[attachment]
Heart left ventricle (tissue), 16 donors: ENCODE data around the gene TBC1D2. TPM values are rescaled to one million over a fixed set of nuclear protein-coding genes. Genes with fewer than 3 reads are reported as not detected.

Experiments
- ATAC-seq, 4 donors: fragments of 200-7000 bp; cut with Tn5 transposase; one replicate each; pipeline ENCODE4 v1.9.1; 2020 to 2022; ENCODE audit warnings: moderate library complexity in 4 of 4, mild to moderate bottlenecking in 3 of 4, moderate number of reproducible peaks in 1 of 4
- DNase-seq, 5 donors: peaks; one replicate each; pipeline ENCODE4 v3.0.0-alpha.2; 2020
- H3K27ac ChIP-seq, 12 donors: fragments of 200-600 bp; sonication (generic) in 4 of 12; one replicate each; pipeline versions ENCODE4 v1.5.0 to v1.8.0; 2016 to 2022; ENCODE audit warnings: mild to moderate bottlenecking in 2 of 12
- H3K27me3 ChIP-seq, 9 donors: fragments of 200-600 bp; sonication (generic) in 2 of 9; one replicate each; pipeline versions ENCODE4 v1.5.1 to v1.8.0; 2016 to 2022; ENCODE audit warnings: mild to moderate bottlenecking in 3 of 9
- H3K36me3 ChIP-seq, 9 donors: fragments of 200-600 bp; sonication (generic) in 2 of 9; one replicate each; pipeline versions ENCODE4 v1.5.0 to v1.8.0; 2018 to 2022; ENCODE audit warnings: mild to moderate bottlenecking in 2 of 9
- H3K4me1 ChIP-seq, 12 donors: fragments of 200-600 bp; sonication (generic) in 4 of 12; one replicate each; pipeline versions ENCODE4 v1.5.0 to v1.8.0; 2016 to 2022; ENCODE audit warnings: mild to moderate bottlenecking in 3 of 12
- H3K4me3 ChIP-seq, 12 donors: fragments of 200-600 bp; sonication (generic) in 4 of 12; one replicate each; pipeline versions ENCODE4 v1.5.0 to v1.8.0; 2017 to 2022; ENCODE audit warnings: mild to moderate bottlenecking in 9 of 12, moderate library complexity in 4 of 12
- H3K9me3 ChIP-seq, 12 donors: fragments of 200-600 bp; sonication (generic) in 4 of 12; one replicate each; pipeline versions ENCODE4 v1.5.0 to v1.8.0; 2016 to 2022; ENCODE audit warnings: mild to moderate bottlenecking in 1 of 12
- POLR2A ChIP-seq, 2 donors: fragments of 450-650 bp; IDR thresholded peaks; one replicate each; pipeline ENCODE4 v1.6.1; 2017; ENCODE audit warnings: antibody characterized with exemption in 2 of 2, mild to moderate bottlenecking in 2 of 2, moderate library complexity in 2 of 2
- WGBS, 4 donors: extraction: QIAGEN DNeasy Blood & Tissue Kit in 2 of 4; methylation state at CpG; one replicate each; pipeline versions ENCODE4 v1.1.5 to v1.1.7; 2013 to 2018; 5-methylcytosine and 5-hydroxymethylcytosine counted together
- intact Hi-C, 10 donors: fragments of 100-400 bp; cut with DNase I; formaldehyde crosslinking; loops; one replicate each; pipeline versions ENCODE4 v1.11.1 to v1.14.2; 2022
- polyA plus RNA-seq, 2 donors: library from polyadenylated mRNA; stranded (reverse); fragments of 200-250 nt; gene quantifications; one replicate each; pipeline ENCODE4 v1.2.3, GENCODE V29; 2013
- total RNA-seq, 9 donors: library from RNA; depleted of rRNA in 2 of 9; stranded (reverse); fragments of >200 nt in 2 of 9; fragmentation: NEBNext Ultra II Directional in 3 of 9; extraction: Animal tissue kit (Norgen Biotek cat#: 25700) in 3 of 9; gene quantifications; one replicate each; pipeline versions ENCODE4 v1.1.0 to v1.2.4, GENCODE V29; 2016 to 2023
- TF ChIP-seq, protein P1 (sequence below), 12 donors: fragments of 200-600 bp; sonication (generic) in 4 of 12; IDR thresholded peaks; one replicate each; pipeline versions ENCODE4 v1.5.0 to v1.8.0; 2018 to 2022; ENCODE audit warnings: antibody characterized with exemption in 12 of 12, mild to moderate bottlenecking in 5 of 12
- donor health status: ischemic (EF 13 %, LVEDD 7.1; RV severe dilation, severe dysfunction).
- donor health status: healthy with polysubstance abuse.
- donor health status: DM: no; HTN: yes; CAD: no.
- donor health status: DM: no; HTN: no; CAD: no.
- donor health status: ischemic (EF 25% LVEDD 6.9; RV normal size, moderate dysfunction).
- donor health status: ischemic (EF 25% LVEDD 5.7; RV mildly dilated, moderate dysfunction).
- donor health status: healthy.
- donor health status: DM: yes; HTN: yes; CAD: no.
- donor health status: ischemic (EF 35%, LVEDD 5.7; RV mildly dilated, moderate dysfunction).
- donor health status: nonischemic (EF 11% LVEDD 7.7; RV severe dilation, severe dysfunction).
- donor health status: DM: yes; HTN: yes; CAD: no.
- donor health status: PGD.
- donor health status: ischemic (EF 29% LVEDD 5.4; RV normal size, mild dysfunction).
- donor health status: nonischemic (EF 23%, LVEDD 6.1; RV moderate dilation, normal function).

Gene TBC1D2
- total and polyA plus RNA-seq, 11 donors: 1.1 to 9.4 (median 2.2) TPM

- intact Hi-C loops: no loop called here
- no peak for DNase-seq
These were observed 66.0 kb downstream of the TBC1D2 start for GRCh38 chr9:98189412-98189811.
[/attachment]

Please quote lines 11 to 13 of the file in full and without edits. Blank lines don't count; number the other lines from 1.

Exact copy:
- POLR2A ChIP-seq, 2 donors: fragments of 450-650 bp; IDR thresholded peaks; one replicate each; pipeline ENCODE4 v1.6.1; 2017; ENCODE audit warnings: antibody characterized with exemption in 2 of 2, mild to moderate bottlenecking in 2 of 2, moderate library complexity in 2 of 2
- WGBS, 4 donors: extraction: QIAGEN DNeasy Blood & Tissue Kit in 2 of 4; methylation state at CpG; one replicate each; pipeline versions ENCODE4 v1.1.5 to v1.1.7; 2013 to 2018; 5-methylcytosine and 5-hydroxymethylcytosine counted together
- intact Hi-C, 10 donors: fragments of 100-400 bp; cut with DNase I; formaldehyde crosslinking; loops; one replicate each; pipeline versions ENCODE4 v1.11.1 to v1.14.2; 2022